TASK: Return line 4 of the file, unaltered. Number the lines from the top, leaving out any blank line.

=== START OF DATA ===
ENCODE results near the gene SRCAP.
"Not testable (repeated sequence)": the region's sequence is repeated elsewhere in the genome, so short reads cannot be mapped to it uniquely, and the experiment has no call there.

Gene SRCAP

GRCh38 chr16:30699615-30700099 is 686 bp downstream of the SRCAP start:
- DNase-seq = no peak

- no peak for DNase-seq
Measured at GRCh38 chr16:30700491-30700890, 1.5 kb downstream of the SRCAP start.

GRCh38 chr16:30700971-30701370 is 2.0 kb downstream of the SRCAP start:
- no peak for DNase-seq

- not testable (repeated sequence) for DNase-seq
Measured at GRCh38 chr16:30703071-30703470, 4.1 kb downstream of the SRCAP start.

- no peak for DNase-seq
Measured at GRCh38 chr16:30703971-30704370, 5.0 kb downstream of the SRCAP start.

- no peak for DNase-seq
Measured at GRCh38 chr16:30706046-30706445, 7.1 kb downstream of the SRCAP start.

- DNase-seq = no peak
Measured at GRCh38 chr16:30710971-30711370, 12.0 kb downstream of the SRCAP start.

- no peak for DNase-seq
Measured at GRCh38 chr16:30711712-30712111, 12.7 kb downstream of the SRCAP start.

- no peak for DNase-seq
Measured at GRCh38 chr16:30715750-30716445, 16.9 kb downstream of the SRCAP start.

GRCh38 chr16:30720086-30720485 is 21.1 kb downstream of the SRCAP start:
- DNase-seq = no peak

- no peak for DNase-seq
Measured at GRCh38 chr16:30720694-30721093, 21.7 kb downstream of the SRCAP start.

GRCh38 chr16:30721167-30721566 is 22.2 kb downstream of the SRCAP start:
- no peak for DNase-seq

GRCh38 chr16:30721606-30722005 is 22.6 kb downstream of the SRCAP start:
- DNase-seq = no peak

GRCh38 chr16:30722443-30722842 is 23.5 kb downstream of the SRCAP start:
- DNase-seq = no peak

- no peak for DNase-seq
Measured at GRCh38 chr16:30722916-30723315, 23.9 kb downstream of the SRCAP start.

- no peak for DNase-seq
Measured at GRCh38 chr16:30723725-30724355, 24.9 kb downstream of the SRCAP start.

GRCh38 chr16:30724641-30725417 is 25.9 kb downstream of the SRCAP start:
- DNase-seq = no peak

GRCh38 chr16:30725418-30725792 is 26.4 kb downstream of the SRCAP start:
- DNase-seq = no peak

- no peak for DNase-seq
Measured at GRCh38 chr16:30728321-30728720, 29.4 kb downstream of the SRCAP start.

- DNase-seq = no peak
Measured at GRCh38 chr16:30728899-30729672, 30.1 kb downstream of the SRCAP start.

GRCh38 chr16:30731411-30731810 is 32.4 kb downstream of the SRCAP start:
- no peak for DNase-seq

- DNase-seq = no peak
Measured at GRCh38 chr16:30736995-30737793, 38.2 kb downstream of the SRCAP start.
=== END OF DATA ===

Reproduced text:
GRCh38 chr16:30699615-30700099 is 686 bp downstream of the SRCAP start: